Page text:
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The Doomed Bird Of Providence
Burrowed Into The Soft Sky Bob Cluness , September 6th, 2017 11:18

An extraordinary visceral dissection of colonialist evils, from Mark Kluzek and his Doomed Bird Of Providence

In the introduction to Exclusion, Exploitation and Extermination - Race Relations in Colonial Queensland, an exhaustive study of the Queensland’s race history by Raymond Evans, Kay Saunders and Kathryn Cronin, there is a story of how in June 1888, the white people of Normanton, upon hearing that a Malay man had gotten drunk and killed a white man, went berserk and in a fury of excitement and panic instigated a race riot that lasted for more than two days. A mob of 200 white people sacked and drove out all their coloured slaves and set fire to the “alien and coloureds” quarter of the town. Lynch laws were advocated and the government was called upon to expel all non-white nationals from the town. Eventually all the non-white residents, from aboriginal people, Chinese and Malays to American people of colour and Europeans from places such as Spain and Italy, were expelled on a steamer and forced to locate to nearby Thursday Island, where the reception was also one of hostility.

This story, and many others like it, form a grisly backdrop to Burrowed into the Soft Sky, the third album from Anglo-Australian folk band The Doomed Bird of Providence. This delving into Australia’s literary and historical past is nothing new for the band’s frontman and core member Mark Kluzek. In their previous two albums, 2011’s Will Ever Pray and 2013’s Blind Mouths Eat, Kluzek weaved the history of early colonial Australia, with its litany of disease, death, murder, convict transportations, and kidnapping and rape of aboriginal women, into a series of hellish vignettes as scarred and bleak as this album’s cover art. All throughout, Kluzek grasps the role of blasphemous storyteller, lurching with vocal malice and cussing the whole place up.

In many ways, Doomed Bird act as a vessel of bastardised prose, drawing on numerous literary sources, both real and fictitious, to create their tawdry tales of woe. But on Burrowed Into The Soft Sky, Kluzek has changed tack, foregoing the lyrical storytelling and instead deciding to articulate the album’s stories as a series of abstract instrumentals. Calling forth a team of disparate musicians, he developed a series of pictorial maps that contained links to orthodox orchestral arrangements and references to other music pieces to provide a guide to take Doomed Bird’s music into a different, more furtive mode of darkness.

The first composition, 'Burrowed into the Soft Sky', takes its cues from Patrick White's novel Voss, based on the fateful final journey of German explorer Ludwig Leichardt. It’s a song that depicts a man’s doomed fate in his desire to explore and conquer the unforgiving lands of the Australian interior. Starting off as pastoral haze of pastoral woodwind sounds and strings that scrape and wheeze, the piece stretches out into the shimmering heat of the sun, alternating between stark minimalist folk violins and the noisy outburst of a primitivist take on post-rock designed to emphasise the swing in moods and the sweeping rawness of the environment, as the maw of the Australian landscape first captivates, then traps the characters in adversity and despair.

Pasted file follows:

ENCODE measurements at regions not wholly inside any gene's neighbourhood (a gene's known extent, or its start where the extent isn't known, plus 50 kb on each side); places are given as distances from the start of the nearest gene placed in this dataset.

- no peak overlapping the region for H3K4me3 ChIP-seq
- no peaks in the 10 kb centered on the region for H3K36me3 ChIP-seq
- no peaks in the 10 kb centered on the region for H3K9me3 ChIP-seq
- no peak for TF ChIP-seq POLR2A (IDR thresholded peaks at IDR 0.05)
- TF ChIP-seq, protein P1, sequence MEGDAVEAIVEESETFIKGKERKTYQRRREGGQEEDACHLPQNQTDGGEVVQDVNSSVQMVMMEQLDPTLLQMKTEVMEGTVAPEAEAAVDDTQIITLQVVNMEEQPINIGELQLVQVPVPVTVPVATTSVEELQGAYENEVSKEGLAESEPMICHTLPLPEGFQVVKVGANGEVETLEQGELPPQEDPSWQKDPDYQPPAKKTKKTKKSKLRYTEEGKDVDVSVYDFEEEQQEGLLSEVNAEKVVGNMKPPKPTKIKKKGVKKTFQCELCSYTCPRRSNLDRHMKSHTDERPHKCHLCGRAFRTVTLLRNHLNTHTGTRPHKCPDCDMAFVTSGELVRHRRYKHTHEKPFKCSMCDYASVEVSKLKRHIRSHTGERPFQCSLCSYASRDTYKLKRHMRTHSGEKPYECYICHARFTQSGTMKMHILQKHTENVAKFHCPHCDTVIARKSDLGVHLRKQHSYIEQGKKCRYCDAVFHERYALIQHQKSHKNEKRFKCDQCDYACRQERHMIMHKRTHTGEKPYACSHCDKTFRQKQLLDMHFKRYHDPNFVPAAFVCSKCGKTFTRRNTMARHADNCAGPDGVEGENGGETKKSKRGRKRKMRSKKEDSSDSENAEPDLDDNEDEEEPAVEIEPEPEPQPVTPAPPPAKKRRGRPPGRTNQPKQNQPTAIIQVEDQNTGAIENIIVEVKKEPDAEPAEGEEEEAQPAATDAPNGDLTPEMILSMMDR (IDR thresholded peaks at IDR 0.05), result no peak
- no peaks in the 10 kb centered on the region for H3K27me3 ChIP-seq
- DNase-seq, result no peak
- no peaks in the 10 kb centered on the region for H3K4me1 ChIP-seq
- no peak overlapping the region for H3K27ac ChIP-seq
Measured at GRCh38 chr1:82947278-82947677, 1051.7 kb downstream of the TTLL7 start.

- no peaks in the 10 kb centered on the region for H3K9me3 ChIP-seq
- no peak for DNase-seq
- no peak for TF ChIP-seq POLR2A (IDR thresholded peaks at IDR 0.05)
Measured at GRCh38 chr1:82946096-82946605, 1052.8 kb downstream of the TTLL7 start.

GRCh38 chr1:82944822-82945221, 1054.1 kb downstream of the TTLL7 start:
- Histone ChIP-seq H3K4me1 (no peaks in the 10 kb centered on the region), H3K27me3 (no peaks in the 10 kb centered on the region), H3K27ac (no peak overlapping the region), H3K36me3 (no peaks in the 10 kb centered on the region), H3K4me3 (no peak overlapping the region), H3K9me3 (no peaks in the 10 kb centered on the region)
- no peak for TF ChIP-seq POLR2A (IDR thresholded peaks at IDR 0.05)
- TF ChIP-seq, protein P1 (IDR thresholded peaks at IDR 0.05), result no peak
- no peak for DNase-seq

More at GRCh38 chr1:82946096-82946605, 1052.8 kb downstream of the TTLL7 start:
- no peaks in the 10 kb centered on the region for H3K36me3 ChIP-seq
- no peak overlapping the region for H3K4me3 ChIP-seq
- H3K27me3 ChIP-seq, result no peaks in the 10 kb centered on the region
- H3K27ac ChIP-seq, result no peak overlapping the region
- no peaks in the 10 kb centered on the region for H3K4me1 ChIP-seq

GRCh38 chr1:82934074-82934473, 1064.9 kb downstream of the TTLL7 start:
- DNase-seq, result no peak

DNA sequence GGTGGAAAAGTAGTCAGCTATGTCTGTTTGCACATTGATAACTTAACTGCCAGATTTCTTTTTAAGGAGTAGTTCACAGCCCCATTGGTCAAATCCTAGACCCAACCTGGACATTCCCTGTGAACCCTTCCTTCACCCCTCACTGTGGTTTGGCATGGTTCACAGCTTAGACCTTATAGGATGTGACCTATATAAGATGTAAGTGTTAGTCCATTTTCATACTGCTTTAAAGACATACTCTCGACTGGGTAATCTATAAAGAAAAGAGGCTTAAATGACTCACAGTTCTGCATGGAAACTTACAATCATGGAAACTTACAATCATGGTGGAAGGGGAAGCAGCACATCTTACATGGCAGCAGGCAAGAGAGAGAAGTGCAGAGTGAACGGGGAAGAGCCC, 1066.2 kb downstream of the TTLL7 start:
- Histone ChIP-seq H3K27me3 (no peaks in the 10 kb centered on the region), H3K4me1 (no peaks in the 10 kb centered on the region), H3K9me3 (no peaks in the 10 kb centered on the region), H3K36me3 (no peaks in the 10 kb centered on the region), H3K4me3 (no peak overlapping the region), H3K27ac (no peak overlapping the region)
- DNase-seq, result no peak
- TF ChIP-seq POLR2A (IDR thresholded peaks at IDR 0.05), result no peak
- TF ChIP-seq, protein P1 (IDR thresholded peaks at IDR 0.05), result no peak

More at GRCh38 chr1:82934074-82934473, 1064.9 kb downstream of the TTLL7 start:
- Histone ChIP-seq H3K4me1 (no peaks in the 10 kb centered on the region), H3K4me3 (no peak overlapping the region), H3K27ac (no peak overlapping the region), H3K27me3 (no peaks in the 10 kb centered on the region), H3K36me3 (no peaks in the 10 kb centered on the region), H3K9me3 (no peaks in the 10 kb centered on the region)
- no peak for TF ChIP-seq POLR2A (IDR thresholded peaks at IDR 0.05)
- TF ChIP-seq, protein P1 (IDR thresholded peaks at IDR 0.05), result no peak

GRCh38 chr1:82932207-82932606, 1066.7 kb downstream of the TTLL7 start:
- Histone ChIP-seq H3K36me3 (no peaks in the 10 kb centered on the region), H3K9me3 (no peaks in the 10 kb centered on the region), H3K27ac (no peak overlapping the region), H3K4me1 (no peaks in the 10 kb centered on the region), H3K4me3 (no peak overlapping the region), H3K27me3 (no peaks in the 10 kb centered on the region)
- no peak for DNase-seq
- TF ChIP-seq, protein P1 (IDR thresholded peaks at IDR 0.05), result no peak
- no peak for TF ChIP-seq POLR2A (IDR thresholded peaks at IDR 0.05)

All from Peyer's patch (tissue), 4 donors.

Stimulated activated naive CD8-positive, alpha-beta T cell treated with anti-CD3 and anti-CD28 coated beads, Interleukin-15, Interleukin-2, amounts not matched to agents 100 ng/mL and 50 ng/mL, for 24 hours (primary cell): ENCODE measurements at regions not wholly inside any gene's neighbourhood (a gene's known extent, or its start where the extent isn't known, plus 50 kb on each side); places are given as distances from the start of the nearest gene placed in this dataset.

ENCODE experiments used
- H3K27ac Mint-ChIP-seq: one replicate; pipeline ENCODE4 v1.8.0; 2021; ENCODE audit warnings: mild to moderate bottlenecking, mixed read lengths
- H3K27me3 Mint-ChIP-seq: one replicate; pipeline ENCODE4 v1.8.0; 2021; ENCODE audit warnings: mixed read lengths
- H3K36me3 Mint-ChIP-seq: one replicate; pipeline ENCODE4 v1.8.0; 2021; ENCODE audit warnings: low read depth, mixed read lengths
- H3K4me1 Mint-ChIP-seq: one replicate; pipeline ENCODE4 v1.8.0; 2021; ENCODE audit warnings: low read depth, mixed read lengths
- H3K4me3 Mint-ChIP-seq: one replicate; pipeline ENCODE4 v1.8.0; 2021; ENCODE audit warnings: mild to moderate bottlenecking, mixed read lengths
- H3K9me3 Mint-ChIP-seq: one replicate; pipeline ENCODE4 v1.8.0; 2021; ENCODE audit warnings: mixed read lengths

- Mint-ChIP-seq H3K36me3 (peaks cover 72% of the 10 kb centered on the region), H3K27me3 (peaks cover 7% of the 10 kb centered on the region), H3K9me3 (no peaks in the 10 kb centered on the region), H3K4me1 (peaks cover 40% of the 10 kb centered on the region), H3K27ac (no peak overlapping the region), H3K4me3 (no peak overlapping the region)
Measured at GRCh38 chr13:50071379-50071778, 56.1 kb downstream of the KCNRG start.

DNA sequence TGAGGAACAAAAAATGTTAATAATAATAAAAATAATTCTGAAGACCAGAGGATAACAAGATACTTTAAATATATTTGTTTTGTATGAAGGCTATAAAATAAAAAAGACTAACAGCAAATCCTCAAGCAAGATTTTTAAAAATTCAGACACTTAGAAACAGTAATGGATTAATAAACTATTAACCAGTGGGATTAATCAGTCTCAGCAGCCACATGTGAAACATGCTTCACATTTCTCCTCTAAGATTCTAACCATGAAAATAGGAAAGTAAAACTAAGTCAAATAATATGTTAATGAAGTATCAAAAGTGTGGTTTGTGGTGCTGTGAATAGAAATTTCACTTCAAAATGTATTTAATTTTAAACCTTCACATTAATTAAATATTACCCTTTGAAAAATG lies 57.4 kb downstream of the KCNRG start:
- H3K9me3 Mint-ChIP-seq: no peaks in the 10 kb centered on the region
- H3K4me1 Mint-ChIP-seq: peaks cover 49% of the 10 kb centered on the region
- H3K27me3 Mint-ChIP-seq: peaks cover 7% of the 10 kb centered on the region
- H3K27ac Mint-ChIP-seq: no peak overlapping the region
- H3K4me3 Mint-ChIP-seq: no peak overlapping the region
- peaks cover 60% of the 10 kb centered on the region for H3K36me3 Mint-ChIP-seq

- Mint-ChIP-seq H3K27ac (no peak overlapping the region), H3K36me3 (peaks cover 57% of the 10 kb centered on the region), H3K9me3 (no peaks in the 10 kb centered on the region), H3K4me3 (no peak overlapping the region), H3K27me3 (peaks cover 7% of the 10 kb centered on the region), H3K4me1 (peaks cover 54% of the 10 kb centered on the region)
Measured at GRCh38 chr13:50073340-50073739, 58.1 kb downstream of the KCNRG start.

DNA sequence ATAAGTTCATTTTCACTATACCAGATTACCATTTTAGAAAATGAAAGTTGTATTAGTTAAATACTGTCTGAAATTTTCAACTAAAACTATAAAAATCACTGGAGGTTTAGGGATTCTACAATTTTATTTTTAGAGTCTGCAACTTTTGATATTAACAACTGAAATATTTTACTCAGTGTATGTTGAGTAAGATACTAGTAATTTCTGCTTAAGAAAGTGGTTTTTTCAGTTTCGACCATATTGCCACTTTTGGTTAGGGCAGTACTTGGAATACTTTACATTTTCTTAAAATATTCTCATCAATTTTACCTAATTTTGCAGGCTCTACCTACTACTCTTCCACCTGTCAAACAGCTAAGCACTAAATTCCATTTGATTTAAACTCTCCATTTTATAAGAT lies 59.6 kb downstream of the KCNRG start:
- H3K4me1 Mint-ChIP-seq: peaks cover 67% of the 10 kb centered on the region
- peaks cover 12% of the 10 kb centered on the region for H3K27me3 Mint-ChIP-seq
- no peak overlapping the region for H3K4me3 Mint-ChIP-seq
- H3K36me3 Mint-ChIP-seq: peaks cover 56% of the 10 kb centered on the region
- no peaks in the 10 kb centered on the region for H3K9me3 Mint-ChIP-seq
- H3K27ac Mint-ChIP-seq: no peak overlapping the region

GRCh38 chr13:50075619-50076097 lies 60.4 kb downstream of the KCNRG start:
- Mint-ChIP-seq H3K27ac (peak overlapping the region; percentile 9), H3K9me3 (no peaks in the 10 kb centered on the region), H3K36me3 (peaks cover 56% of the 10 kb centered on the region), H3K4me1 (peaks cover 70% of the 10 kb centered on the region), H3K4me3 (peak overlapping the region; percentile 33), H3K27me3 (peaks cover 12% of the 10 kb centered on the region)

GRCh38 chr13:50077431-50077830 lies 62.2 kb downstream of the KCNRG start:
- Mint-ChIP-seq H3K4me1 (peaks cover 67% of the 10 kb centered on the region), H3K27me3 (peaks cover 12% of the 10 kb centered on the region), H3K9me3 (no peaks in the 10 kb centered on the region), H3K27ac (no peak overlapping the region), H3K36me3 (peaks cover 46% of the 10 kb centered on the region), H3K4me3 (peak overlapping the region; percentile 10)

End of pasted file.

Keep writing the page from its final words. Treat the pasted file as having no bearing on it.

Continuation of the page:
The second composition, 'The Blood Dimmed Tide Is Loosed', is a much more ominous affair, with a tense and foreboding opening of grinding cellos and piercing violin squeals that takes its lead more from horror soundtracks than post-rock instrumentals. Taking the title from one of the chapters of Exclusion, Exploitation and Extermination (and in turn from WB Yeats' 'The Second Coming'), there is a prelude of fear that only sets you up for a violent denouement. A crashing blast hurls the band into a maniacal frenzy. Huddled around a cascading riff that seems to go on forever while smearing and defiling their playing with squalls of feedback and the clattering of drum kits and various objects, the noise they throw out attempts to portray the sweeping tide of debased violence and virulent evil of various atrocities by white colonials committed to wiping out entire communities of aboriginals and various alien communities in the hope that “the n----r will disappear...”. The aftermath of such barbarism sees Doomed Bird play in an almost shell-shocked manner, as cold drones waft over the carnage. But towards the piece’s climax, the apocalyptic dirges, drones, and screams rear their head again to remind the listener that there is no happy ending, or reckoning of justice. All there is is the continuation of violence and brutality.

Burrowed Into The Soft Sky is an album that has Doomed Bird break out of the comfort zone that the forms of primeval folk music have afforded them. The result of their experimentation being the assemblage of various styles and genres; in various moments, the music is soothing and folksy, then stark and minimal, before becoming filthy and debased noise rock. But despite the change of approach towards the music, there is still no change in the worldview that has always been at the forefront of Kluzek and Doomed Bird’s minds; to pick open the scab and scratch and the scars of Australian history, to reveal in a way that mere word struggle to express, the ugly stain of colonialist actions and drives that no amount of whitewashing can clean away.

Available here on download and vinyl

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